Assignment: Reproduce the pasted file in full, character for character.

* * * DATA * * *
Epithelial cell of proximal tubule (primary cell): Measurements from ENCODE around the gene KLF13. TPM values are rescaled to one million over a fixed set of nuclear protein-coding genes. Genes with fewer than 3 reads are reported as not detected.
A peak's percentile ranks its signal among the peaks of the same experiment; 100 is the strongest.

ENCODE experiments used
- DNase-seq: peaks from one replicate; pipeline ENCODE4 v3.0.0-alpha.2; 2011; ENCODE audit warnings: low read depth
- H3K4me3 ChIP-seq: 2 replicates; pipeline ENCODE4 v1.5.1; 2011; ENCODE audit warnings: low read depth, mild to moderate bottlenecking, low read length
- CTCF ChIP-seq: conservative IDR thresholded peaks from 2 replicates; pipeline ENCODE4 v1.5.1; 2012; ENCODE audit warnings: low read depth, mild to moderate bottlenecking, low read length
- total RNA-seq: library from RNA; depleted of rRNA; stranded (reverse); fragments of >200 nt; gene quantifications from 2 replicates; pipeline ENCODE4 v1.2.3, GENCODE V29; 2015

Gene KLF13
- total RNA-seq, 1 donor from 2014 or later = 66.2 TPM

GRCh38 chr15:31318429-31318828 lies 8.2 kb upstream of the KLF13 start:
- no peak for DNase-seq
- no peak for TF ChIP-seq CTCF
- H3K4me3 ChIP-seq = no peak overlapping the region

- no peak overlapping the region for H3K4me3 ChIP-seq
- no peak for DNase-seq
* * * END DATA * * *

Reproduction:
Epithelial cell of proximal tubule (primary cell): Measurements from ENCODE around the gene KLF13. TPM values are rescaled to one million over a fixed set of nuclear protein-coding genes. Genes with fewer than 3 reads are reported as not detected.
A peak's percentile ranks its signal among the peaks of the same experiment; 100 is the strongest.

ENCODE experiments used
- DNase-seq: peaks from one replicate; pipeline ENCODE4 v3.0.0-alpha.2; 2011; ENCODE audit warnings: low read depth
- H3K4me3 ChIP-seq: 2 replicates; pipeline ENCODE4 v1.5.1; 2011; ENCODE audit warnings: low read depth, mild to moderate bottlenecking, low read length
- CTCF ChIP-seq: conservative IDR thresholded peaks from 2 replicates; pipeline ENCODE4 v1.5.1; 2012; ENCODE audit warnings: low read depth, mild to moderate bottlenecking, low read length
- total RNA-seq: library from RNA; depleted of rRNA; stranded (reverse); fragments of >200 nt; gene quantifications from 2 replicates; pipeline ENCODE4 v1.2.3, GENCODE V29; 2015

Gene KLF13
- total RNA-seq, 1 donor from 2014 or later = 66.2 TPM

GRCh38 chr15:31318429-31318828 lies 8.2 kb upstream of the KLF13 start:
- no peak for DNase-seq
- no peak for TF ChIP-seq CTCF
- H3K4me3 ChIP-seq = no peak overlapping the region

- no peak overlapping the region for H3K4me3 ChIP-seq
- no peak for DNase-seq